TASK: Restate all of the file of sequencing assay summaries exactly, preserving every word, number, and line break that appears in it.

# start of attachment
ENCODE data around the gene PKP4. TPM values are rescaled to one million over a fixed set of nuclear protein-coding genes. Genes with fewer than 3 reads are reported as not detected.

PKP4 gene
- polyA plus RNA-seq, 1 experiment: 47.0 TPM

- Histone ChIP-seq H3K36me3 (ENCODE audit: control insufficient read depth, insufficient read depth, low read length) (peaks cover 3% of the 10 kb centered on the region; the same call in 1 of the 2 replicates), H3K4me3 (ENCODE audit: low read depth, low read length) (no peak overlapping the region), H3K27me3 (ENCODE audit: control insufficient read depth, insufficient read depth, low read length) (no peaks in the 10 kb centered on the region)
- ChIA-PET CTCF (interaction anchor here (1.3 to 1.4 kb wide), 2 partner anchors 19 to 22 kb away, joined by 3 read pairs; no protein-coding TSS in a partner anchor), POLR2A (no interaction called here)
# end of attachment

ENCODE data around the gene PKP4. TPM values are rescaled to one million over a fixed set of nuclear protein-coding genes. Genes with fewer than 3 reads are reported as not detected.

PKP4 gene
- polyA plus RNA-seq, 1 experiment: 47.0 TPM

- Histone ChIP-seq H3K36me3 (ENCODE audit: control insufficient read depth, insufficient read depth, low read length) (peaks cover 3% of the 10 kb centered on the region; the same call in 1 of the 2 replicates), H3K4me3 (ENCODE audit: low read depth, low read length) (no peak overlapping the region), H3K27me3 (ENCODE audit: control insufficient read depth, insufficient read depth, low read length) (no peaks in the 10 kb centered on the region)
- ChIA-PET CTCF (interaction anchor here (1.3 to 1.4 kb wide), 2 partner anchors 19 to 22 kb away, joined by 3 read pairs; no protein-coding TSS in a partner anchor), POLR2A (no interaction called here)